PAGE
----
This is the story of how The Flare began - a virus released as a population control measure after apocalyptic sun flares killed billions of people, but apparently there's still not enough resources left on earth for the people who are left. The story follows Mark (a wimpy teenager who only has any strength when he's filled with rage - but at least he's not a stereotype) and the group of friends (but mostly just an old ex-soldier) he survived the apocalypse with as they try to figure out who released the mutating virus and why. They run across a little girl who seems to be immune, and realize their one final act (since they're infected), should be to deliver her into the hands of the people who released the virus and hope they can use her to make a cure. If you've read the trilogy, you'll know that didn't happen, so all the struggles Mark and his friends went through were pointless.

That's not the only thing that takes away from the attempt at tragic heroism in this book, however. It's also the endless string of impossible fight sequences (how many times can two people fight off hoards of savage lunatics without sustaining severe, immobilizing injuries? Plenty, apparently.) It got to feel like repetitive filler.

This book lacked the character and relationship development of the original trilogy - it was almost all action. I found Mark's "flashback dreams" to the sun flare catastrophe to be the most interesting part of this book, and I almost wish Dashner would've made that the focus of this book. It's a much more interesting story. We don't get much of a satisfying conclusion - Deedee walks through the Flat-trans and we are left with unanswered questions. The Kill Order was just not as inspired or inspiring as the other books in the Maze Runner series.

Friday, December 21, 2012

Surviving Survival: The Art and Science of Resilience by Laurence Gonzales

Rating: 1/5

I made it to page 160 before my "rage-pathway" imploded, which is to say, I could not survive to the end of Surviving Survival. (Note: the narrative ends on page 221 - the rest of the book is appendices, so I actually read most of it before quitting in disgust). This is a poorly written book by a man with no apparent academic credentials. He doesn't use citations to back up his "scientific" arguments, though he does have an extensive list of references at the end of the book to make it seem like his theories correspond to his research. I'm calling bullshit. Having a bibliography is not the same as linking your information directly to a credible source using endnotes. Gonzales further undermines his already questionable authority by making up his own names for neurological and psychological concepts. He dumbs everything down by providing information in a piecemeal way and using the informal "you" when trying to explain things. Some concepts are over-explained, and some are under-explained. His attempt to intertwine multiple stories along with research and theories results in a scattered, interrupted, and confusing narrative with no flow. While certain ideas may be linked in his mind, he has difficulty connecting them together for the reader - at times I would wonder "what does this have to do with the story you're telling?"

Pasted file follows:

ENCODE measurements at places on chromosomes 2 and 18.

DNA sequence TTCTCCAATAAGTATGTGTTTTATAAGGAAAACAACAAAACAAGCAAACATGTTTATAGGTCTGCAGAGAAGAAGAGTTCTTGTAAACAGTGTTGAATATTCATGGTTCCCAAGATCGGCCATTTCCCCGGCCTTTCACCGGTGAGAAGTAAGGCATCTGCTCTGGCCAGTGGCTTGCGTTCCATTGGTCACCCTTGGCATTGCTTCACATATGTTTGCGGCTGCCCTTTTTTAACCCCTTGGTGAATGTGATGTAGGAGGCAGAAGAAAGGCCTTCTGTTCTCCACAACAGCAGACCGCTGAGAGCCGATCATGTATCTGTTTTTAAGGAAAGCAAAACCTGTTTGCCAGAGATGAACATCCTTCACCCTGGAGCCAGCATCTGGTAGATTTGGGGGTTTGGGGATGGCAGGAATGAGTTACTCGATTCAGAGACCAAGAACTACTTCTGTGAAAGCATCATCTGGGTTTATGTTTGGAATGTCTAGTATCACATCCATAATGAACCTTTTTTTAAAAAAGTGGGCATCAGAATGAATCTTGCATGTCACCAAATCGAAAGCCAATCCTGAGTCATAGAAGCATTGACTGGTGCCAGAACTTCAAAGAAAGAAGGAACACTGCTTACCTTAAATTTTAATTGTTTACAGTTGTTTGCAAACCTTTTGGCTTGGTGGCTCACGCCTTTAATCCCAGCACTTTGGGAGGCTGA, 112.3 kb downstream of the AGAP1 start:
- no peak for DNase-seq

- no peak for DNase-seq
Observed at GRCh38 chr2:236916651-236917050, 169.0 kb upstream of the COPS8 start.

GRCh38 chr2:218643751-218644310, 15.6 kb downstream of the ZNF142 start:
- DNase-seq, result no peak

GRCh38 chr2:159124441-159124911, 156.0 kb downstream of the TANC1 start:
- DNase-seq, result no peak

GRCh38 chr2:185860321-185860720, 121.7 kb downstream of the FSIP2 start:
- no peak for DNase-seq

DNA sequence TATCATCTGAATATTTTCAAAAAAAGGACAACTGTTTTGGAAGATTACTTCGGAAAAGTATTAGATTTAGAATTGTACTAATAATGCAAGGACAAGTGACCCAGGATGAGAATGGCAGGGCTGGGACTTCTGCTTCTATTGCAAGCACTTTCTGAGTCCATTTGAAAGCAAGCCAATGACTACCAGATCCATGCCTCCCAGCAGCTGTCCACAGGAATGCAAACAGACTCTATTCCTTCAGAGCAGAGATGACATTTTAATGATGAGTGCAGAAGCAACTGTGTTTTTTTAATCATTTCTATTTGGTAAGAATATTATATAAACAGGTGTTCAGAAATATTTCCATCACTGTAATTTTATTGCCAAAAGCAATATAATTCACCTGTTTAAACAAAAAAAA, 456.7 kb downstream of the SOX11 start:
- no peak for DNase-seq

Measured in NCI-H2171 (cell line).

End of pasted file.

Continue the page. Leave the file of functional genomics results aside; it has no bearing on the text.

I lost all ability to take this author's ideas seriously on page 149:

"Travel is a time-honored strategy for healing. That may be the real reason that ancient people migrated out of Africa: As the human brain grew into the speculative and contemplative organ that it is, our capacity for grief grew as well. I doubt that we had to leave Africa because it was full. Travel may have been an early adaptation to profound grief."